The town of Calw in the Nagold valley makes a good base to explore the northern Black Forest area. It has an attractive mostly-pedestrianised historic town centre and not difficult to reach by both rail and road.
Calw is also strongly connected to the famous German author Hermann Hesse, who used a fictional version of the town in some of his writing.
The town is the administrative centre of the Calw district and has a population of just under 24,000 inhabitants.
Calw is located near the north-eastern corner of what people usually consider to be the Black Forest part of Baden-Württemberg. It is in the Nagold valley, which is an access route for people arriving from the north and especially from the cities of Pforzheim and state capital Stuttgart.
Calw is a stop on the Nagold Valley railway line which accesses the Black Forest from Pforzheim and leads south towards Nagold and Hochdorf, where it connects with the Gäubahn line between Stuttgart and Freudenstadt (a main rail connection for other parts of the northern and central Black Forest).
Three minor roads meet in Calw. The B463 arrives from Pforzheim to the north and leads to Nagold and Horb in the south. The B295 provides access to the city suburbs of Stuttgart while the B296 links Tübingen to the east with Bad Wildbad to the west. Calw is not too far away from the A81 Stuttgart-Singen motorway to the east or the A8 Karlsruhe-Stuttgart motorway to the north.
Calw is part of the tourist route linking historic towns which are known for their traditional timber-framed houses - in German this route is called the 'Deutsche Fachwerkstrasse'.
As well as the attractive historic buildings in the old town, Calw is famous as the birthplace of renowned German author and Nobel Prize winner Hermann Hesse. He wrote frequently about his days as a boy growing up in the Nagold valley area.
And finally, the ruins of the Benedictine monastery of St Peter and St Paul are located two kilometres away. Hirsau Abbey was once one of the most influential monasteries in the whole of present-day Germany.
Like many Black Forest towns and villages Calw started out as a trading centre for the Nagold valley, dealing mainly with salt, cloth and leather goods. The origins of the settlement date back to the monastery founded earlier at Hirsau, a couple of kilometres to the north, which was once one of the most important in Germany.
It rapidly grew in size because of its trading success and became the local administrative centre as part of the domain of the Counts of Württemberg. It suffered during the various religious and political wars of the Middle Ages, but in the 17th century could still boast that it was half the size of Stuttgart and provided a healthy tax contribution to the ruling court.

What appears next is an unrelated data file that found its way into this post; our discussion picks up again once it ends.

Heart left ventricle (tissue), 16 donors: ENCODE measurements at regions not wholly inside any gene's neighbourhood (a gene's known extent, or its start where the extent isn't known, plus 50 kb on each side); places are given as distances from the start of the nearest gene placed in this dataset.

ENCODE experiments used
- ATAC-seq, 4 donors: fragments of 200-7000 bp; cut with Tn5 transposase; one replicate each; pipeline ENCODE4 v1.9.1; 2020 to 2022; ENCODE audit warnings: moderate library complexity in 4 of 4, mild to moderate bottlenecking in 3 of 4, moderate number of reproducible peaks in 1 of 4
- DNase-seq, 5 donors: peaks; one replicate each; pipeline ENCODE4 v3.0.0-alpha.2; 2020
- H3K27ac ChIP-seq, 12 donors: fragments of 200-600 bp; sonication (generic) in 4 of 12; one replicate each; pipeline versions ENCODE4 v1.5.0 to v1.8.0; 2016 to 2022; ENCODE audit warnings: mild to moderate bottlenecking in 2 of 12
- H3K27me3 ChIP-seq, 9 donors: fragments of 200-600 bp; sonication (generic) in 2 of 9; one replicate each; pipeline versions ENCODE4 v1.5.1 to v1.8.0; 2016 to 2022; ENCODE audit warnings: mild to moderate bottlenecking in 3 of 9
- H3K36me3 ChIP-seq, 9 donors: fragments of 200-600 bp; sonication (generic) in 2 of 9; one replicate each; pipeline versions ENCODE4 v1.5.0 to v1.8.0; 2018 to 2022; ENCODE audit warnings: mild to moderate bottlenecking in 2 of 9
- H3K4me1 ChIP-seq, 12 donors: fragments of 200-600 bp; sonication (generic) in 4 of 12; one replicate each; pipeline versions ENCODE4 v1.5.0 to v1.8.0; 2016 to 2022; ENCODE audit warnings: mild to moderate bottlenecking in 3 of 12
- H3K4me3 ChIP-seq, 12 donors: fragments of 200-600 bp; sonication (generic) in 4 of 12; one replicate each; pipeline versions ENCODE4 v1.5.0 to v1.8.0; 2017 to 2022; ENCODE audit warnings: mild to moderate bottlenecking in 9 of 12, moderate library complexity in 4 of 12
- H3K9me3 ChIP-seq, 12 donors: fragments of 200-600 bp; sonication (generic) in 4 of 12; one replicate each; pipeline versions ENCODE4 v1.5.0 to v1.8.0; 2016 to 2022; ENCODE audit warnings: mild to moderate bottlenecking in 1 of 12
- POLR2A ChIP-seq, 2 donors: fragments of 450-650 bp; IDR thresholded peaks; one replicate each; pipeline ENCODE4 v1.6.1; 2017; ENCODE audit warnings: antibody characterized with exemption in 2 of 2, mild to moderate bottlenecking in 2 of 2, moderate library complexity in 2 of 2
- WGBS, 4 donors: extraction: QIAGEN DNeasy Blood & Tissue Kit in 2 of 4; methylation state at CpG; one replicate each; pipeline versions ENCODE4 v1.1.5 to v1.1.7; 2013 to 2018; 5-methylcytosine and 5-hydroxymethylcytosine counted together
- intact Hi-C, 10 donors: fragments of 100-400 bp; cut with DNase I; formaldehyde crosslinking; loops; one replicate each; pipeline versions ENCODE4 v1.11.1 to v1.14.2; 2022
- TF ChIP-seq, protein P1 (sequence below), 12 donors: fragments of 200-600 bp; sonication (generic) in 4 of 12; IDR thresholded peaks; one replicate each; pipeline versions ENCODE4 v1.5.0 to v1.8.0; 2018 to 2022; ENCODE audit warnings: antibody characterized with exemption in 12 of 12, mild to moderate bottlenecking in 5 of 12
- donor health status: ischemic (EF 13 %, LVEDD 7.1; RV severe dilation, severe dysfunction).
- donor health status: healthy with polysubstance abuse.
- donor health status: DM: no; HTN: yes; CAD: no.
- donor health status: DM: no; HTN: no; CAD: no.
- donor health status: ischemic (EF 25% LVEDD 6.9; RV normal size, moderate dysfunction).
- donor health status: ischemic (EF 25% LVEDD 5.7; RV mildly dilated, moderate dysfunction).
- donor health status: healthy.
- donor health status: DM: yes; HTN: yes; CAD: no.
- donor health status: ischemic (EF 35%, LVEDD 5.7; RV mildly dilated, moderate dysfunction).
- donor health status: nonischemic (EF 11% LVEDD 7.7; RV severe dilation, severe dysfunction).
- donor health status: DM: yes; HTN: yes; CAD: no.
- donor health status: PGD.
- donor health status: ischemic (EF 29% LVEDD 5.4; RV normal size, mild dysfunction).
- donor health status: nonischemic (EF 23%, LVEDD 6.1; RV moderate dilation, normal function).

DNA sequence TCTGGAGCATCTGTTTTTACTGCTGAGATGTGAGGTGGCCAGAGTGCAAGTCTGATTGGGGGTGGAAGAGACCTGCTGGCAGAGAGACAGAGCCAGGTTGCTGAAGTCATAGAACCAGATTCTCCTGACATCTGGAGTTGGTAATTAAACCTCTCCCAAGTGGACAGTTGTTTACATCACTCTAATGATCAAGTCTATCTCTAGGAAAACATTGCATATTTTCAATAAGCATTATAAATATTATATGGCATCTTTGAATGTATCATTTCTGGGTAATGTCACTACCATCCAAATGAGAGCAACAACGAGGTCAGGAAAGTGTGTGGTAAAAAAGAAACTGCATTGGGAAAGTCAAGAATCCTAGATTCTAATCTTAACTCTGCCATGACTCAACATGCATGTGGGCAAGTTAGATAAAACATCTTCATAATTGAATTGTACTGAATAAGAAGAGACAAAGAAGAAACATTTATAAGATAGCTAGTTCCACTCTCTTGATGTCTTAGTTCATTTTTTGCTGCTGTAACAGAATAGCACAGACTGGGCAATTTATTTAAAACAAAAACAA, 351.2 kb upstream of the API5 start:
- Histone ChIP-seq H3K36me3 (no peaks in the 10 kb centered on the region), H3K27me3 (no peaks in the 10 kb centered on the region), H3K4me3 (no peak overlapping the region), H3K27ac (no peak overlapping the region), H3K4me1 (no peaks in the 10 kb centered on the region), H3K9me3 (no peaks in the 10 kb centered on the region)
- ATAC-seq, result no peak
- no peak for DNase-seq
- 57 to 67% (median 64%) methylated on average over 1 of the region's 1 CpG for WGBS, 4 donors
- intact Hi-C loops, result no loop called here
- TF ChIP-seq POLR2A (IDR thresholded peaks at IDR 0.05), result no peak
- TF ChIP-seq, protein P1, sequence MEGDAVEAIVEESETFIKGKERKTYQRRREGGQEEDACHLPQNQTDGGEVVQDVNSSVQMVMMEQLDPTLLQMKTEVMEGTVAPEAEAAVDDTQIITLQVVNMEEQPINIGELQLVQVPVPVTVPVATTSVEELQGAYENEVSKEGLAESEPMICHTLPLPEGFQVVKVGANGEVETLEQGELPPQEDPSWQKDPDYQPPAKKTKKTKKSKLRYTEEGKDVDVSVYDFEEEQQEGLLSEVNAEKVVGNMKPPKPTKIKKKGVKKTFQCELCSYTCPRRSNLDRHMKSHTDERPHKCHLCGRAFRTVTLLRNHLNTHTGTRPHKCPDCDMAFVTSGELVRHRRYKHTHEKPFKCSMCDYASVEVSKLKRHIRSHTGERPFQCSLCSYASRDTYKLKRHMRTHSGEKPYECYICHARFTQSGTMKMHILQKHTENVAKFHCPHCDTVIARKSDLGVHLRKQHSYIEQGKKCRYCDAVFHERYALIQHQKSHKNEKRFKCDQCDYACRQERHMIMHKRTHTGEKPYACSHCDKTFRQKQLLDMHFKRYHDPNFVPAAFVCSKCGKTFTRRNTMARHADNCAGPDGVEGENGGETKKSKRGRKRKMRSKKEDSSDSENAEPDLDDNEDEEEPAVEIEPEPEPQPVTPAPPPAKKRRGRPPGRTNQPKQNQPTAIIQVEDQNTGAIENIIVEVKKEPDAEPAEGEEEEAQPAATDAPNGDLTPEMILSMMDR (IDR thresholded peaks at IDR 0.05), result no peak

As with many towns whose fortunes were tied to the textile trade, Calw eventually suffered from competition from cloth that could be produced more rapidly and less expensively following technological innovations. The textile company which had been so successful over the centuries was closed down during the period of the Napoleonic wars at the end of the 18th century.
The town was connected to the railway network towards the end of the 19th century. It survived the conflicts of the 20th century relatively undamaged and part of the attraction of the town is the collection of timber-framed houses in the centre dating back to the Middle Ages.
The other great attraction is the town's connection to Herman Hesse, one of the most famous German writers.
Calw originates from old German, possibly meaning 'bare patch of land'. Apparently the name of the town was once spoken as 'Calb', but these days the last letter is generally pronounced as an 'f'. Therefore the closest English-language pronunciation would probably be 'kulf' (or 'kulv' with a short 'v')...
Herman Hesse was born in Calw in 1877. The author of works such as 'Steppenwolf' and 'The Glass Bead Game' spent much of his childhood and youth here in the family house which still exists on Marktplatz.
Although Hesse moved away and eventually lived on Lake Constance or in Switzerland, he retained an affection for the town where he grew up and it featured in his works as the fictional 'Gerbersau'. ('Gerber' in German means 'weaver' with a connection to the traditional textile trade of Calw.)
He wrote: "The more age catches me in its net, the more improbable it becomes that I will once again see the homeland of my childhood and the years of my youth, yet the images I carry with me of Calw and Swabia retain their validity and freshness."
Calw, which calls itself the 'Herman Hesse Town', has its own Herman Hesse Museum and there is a statue of the author standing on the Nikolausbrücke over the Nagold River.
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